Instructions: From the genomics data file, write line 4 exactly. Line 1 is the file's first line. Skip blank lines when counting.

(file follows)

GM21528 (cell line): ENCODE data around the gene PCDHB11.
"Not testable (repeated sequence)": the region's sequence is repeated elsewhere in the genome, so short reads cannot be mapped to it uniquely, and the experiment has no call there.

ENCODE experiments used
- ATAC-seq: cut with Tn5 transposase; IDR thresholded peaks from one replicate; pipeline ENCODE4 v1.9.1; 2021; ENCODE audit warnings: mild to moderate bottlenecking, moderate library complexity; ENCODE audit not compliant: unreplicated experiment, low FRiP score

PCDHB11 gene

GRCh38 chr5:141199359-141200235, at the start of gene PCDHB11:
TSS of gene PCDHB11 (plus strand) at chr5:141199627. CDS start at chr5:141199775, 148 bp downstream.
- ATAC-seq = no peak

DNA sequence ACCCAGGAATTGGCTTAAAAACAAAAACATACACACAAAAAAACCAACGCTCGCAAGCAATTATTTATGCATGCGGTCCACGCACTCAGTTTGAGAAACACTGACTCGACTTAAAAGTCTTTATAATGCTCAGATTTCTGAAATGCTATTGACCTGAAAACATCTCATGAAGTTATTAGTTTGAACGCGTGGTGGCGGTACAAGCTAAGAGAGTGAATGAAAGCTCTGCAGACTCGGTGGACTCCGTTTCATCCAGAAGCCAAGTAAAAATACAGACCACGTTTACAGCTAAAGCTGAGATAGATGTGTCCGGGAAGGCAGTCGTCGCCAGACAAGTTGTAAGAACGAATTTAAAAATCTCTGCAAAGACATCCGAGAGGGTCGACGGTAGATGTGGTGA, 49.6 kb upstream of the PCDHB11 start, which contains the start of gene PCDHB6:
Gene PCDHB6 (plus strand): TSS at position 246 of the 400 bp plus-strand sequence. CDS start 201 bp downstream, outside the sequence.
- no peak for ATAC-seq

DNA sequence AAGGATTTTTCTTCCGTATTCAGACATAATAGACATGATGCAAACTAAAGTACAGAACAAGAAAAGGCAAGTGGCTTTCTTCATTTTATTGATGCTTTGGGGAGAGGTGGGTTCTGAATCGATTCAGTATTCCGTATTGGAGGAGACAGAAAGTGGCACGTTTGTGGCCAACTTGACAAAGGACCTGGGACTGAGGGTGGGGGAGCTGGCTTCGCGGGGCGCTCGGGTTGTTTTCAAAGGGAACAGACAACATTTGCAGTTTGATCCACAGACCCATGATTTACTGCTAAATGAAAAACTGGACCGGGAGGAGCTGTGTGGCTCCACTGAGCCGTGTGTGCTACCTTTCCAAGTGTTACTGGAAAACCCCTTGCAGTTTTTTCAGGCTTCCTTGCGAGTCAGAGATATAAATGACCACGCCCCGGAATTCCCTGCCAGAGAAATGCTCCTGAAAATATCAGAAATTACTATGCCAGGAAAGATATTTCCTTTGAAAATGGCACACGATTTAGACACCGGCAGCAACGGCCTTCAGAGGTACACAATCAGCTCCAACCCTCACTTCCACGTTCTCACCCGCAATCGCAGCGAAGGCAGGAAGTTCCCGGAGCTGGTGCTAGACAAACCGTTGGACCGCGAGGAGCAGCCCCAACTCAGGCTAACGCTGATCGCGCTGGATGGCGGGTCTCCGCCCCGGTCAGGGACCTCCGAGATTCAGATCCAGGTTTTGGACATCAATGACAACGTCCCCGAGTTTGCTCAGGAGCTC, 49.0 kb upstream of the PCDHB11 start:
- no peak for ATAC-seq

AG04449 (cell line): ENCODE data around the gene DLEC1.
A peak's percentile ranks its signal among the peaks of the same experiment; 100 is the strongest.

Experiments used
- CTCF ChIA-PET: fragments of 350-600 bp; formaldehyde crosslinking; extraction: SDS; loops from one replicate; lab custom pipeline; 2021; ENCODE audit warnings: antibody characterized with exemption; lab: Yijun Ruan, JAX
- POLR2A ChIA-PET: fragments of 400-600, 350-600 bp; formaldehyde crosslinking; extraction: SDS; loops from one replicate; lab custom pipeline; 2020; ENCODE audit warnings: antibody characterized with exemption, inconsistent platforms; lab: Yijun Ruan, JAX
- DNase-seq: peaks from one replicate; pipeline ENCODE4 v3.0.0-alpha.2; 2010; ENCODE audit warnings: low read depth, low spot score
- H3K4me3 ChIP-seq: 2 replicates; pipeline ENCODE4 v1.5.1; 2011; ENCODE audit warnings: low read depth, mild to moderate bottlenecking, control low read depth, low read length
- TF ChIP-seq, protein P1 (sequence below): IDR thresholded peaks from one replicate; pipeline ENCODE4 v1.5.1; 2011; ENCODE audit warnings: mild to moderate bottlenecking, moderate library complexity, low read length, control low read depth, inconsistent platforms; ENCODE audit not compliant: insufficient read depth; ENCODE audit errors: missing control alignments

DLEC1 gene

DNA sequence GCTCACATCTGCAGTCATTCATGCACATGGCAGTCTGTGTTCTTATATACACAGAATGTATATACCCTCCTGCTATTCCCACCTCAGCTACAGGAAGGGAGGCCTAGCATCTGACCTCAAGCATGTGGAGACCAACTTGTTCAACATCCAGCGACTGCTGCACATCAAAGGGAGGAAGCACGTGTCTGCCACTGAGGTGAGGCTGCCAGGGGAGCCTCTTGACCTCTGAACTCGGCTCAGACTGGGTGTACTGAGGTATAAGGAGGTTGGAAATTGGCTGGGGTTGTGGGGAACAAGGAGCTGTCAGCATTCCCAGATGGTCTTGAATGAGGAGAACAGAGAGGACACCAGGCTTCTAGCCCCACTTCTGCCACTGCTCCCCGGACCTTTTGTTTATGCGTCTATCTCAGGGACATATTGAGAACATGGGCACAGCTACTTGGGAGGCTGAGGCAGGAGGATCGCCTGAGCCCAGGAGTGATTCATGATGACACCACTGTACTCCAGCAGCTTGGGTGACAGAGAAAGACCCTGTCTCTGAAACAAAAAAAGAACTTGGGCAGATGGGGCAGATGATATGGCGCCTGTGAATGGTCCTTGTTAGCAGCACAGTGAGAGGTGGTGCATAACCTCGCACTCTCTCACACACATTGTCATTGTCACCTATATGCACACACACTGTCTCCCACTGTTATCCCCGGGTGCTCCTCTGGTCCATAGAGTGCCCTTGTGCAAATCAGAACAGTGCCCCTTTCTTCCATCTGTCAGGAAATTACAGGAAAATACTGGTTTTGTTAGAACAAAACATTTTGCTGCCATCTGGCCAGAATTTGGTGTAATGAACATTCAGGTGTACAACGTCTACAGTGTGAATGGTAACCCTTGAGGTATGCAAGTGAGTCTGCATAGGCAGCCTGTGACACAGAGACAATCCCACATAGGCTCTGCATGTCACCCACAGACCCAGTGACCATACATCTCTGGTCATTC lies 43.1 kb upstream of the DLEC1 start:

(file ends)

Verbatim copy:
- ATAC-seq: cut with Tn5 transposase; IDR thresholded peaks from one replicate; pipeline ENCODE4 v1.9.1; 2021; ENCODE audit warnings: mild to moderate bottlenecking, moderate library complexity; ENCODE audit not compliant: unreplicated experiment, low FRiP score